Haman came in, and the king said to him, “What shall be done for the man whom the king wishes to honor?” Haman said to himself, “Whom would the king wish to honor more than me?” – Esther 6:6
When two people conspired to assassinate King Ahasuerus, Mordecai, a faithful Jewish exile, discovers and reveals the plot. The king’s life is saved, and Mordecai revered. But Haman, a jealous official, doesn’t like the competition. Mordecai won’t even bow down to him. And so, he makes plans to kill not just Mordecai, but all the Jewish people in the kingdom.
The king didn’t know this was happening. In fact, he was still trying to figure out how to help Mordecai. And so he asks Haman a question: What should I do to honor someone special?
Haman, full of self-importance, has a few ideas. After all, who is more deserving than him? He tells the king to dress the man in royal robes, parade him through town on his own horse, and publicly proclaim his glory. You can almost sense that Haman is just waiting to jump into the saddle.
So of course, when Mordecai is honored instead of him, Haman is livid. He spins further and further into his anger and jealousy, and in the end is responsible for his own destruction. Meanwhile, Mordecai is exalted, and his people saved.
Entitlement is not a new phenomenon. It’s been around since the start of time. We believe we are entitled to special treatment we don’t deserve, and then become jealous when others (who do deserve it) receive it. When that happens, when we lose some of the privilege we have always assumed we’d have to protect us, it is disorienting. Suddenly being treated the way you’ve always treated others is a rude awakening.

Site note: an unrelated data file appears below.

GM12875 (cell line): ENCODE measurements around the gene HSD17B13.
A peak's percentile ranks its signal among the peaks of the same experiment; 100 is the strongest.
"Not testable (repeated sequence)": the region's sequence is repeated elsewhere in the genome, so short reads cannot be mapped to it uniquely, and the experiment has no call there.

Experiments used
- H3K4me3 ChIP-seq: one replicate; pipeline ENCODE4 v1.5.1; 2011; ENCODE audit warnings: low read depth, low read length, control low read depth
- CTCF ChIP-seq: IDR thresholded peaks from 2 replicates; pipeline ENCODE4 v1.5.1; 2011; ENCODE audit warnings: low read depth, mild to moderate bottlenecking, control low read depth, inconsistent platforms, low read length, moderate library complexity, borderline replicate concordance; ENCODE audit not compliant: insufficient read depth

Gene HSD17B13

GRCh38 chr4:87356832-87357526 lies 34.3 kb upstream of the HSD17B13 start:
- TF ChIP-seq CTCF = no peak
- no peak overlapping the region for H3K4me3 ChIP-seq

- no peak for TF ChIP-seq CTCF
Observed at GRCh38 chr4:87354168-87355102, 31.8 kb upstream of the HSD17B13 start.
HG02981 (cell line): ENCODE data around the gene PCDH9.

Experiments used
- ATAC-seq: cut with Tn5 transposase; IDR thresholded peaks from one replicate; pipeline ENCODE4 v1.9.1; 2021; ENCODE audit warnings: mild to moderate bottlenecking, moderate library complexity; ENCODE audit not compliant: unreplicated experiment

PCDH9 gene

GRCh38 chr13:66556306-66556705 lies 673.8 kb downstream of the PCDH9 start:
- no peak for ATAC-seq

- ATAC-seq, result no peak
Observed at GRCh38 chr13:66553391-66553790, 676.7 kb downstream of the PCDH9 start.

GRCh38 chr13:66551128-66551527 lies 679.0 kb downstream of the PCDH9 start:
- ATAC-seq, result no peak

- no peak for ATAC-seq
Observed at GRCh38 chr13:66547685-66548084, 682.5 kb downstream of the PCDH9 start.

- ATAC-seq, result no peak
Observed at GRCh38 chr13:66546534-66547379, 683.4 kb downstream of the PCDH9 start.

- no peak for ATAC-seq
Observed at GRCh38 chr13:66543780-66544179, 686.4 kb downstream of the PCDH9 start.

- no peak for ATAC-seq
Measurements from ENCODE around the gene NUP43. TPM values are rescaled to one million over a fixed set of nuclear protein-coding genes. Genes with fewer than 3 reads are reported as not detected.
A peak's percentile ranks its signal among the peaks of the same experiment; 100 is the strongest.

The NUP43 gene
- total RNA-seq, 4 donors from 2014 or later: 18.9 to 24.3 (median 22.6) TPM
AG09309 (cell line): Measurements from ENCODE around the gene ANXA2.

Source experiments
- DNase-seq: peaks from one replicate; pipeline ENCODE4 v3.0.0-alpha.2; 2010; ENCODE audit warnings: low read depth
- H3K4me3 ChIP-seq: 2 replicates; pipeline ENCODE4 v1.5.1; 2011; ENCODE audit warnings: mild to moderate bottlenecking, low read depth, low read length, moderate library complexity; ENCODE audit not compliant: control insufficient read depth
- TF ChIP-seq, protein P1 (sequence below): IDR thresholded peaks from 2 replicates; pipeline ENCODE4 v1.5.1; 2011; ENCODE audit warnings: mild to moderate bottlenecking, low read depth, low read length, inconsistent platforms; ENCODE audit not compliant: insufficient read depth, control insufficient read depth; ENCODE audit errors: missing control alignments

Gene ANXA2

That’s all the more reason that we all need to look at our own privilege, and our own sense of entitlement. If someone getting the fair shake for once makes us mad, they are not the problem. We are. And if we don’t want to do the work of sorting ourselves out for the the sake of justice, then perhaps we can at least start it for the sake of not destroying ourselves and then go from there.
Dear God, I am entitled to nothing. And yet, you give me grace. Help me to rejoice in your grace, no matter who it falls upon. Amen.
Emily C. Heath is the Senior Pastor of the Congregational Church in Exeter, New Hampshire, and the author of the forthcoming Glorify: Reclaiming the Heart of Progressive Christianity.